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Our School

Nicaragua has a very low literacy rate due to, among other things, the economic necessity of requiring all family members to work to help feed the family. Many of the children who come to our school live with their families but do not have the opportunity to study because they must work in the streets during the day selling gum, candy, or cigarettes or shining shoes. We offer to these children the opportunity to receive an education by providing evening and weekend classes for those who are unable to come to our facility during the day.

Bosquito learning to tell time in our rented shelter in 1999. He is such a smart kid, he learned to tell time after only 20 minutes of instruction and practice. See 2002 photo of Bosquito below.

Many children come to us without the ability to even spell their own name. Volunteers work with these children until they reach first or second grade reading and writing levels. At this point the child is able to attend a public school, if their family situation permits, and receive additional tutoring from our teachers after school. It is our goal to eventually enroll as many students as possible in the public schools so that they can have a normal childhood learning experience. This also enables our teachers to focus on those students who cannot yet attend public schools.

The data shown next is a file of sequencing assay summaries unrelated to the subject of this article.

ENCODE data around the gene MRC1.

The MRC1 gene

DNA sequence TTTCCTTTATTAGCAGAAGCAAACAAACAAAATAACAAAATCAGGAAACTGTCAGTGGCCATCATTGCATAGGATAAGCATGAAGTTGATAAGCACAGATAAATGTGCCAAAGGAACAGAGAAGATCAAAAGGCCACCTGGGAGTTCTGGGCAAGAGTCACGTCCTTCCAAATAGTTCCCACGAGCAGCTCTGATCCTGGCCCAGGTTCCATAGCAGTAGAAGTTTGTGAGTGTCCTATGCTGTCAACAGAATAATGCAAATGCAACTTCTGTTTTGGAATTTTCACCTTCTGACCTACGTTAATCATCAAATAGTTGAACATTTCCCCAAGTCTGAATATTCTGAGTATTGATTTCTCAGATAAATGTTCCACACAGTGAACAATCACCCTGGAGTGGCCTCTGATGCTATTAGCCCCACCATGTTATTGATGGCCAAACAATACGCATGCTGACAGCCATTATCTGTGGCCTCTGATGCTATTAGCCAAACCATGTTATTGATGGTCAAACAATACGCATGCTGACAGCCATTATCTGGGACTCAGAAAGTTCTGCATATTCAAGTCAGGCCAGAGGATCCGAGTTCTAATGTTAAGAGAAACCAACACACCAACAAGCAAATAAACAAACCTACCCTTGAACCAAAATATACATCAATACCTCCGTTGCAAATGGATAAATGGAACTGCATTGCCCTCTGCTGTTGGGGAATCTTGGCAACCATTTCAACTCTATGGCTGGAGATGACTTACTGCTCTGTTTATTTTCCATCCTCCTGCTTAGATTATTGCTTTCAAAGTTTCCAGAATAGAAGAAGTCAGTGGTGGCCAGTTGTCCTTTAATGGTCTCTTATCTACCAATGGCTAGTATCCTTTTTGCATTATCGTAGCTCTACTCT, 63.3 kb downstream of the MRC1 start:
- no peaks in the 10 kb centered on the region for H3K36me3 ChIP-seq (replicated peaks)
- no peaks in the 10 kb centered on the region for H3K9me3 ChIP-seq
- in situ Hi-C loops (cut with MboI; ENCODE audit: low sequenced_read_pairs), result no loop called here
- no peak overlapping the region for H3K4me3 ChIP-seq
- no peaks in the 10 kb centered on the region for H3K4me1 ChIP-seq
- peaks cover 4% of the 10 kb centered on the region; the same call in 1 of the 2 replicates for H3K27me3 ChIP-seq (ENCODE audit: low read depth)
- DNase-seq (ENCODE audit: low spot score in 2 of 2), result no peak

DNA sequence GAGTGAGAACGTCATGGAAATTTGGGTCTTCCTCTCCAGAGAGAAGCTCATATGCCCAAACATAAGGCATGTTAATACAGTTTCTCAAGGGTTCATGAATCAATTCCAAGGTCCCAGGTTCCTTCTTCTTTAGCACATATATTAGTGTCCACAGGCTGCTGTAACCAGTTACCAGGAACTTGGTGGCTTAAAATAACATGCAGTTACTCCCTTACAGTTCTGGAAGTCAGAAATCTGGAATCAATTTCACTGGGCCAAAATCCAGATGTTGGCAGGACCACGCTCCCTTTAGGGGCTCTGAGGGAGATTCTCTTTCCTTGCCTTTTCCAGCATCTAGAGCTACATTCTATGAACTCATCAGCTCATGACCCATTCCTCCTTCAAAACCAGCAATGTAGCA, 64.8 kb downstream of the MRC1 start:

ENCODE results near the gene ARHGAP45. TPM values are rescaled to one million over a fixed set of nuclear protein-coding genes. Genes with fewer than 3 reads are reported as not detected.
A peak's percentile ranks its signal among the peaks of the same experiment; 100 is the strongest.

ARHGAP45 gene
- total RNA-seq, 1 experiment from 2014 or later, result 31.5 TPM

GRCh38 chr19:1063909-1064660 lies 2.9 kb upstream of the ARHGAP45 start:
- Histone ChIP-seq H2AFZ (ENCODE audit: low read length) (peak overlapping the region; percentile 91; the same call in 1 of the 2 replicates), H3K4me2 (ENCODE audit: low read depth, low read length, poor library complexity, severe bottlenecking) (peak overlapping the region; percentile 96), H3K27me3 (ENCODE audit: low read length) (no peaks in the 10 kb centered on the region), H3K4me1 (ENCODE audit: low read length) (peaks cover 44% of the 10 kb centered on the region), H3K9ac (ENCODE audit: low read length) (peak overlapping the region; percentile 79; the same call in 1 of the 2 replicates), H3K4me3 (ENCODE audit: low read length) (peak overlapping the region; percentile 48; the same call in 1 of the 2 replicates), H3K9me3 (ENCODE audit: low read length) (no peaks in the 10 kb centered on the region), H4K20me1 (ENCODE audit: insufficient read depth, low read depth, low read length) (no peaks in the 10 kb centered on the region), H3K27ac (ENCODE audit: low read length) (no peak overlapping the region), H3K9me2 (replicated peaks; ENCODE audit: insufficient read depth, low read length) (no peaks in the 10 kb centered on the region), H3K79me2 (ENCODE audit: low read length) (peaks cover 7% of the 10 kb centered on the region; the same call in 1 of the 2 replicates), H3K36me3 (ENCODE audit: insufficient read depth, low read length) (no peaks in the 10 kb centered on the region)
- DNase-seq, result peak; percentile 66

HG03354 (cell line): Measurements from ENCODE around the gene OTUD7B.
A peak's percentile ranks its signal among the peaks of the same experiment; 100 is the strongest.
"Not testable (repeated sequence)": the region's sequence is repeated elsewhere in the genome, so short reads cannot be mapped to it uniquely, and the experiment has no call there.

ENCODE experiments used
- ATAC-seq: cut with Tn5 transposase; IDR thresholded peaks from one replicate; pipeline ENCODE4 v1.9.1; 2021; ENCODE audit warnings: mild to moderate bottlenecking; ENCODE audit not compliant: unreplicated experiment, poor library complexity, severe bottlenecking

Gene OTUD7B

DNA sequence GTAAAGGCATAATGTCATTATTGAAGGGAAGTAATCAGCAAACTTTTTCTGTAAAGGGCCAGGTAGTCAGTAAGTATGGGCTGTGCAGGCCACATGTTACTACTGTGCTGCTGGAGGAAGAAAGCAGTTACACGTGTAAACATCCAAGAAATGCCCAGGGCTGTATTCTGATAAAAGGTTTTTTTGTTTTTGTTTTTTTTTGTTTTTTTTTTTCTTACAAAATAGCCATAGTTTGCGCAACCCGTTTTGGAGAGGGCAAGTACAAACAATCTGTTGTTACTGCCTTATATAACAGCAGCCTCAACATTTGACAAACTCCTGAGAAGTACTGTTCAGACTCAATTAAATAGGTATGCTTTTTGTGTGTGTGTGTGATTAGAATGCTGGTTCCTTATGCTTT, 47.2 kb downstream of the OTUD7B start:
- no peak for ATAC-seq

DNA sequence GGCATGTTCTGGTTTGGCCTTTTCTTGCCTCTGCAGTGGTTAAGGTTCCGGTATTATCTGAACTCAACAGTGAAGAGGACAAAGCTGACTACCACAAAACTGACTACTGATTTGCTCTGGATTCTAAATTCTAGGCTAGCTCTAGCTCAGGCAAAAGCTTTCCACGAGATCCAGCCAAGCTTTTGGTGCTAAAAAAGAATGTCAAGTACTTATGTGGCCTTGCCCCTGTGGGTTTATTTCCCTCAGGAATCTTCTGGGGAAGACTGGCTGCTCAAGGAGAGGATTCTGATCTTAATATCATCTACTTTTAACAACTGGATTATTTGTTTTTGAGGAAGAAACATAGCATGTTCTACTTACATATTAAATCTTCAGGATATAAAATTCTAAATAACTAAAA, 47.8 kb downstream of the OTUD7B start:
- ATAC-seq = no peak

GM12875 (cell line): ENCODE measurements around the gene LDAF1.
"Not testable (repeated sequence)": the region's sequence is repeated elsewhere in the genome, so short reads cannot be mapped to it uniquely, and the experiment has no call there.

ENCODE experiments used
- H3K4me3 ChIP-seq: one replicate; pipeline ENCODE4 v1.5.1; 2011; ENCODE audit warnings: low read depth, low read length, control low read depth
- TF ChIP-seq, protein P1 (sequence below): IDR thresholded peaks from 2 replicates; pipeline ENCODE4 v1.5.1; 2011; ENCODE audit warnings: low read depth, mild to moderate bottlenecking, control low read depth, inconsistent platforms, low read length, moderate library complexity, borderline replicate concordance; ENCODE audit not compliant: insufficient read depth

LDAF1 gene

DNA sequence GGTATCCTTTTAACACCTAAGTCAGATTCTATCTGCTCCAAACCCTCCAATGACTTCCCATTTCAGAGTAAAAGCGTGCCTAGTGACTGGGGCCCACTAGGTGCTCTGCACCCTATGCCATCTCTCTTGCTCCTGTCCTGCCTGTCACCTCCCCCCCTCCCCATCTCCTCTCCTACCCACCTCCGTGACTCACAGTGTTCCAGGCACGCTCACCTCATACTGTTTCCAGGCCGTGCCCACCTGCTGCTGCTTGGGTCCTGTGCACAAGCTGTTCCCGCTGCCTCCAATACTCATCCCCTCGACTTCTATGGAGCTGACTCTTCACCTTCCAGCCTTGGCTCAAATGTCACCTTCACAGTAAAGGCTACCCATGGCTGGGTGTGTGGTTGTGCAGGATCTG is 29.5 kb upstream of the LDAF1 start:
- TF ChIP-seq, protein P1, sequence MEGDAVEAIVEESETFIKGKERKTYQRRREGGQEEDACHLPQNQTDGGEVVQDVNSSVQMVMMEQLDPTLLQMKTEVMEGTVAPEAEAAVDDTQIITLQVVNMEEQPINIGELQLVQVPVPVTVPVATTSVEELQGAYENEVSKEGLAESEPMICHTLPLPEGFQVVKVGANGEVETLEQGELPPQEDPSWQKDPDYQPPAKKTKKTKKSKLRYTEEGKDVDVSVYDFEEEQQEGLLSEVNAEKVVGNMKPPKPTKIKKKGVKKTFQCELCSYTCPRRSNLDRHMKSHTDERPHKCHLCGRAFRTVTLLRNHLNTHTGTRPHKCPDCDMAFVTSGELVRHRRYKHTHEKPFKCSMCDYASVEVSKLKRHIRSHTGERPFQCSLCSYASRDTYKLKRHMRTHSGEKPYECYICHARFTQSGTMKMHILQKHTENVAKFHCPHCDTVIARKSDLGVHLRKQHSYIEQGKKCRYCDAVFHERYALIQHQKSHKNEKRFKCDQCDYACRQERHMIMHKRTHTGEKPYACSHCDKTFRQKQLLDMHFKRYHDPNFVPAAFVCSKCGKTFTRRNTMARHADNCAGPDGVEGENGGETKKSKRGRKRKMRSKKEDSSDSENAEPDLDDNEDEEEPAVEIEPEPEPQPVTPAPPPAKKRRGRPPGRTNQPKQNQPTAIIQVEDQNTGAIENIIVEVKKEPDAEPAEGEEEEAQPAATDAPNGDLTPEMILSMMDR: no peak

Volunteers Aitziber, Birgit, and Mario inside our new classroom with Bosquito (seated on the left) and Francisco Javier in 2002.

We were recently blessed with a donation of computers and printers as well as Spanish literacy software. Many of our children who came to us without the ability to read are now learning to read through the use of computer technology. We are seeing “little miracles” every day in our school.

Because of a generous donation of computers, Moises (on left, in 2002 photo) learned to read, in part, through the use of computer learning software. Manuelito (on right) still lives on the street but comes to our shelter for daily computer classes.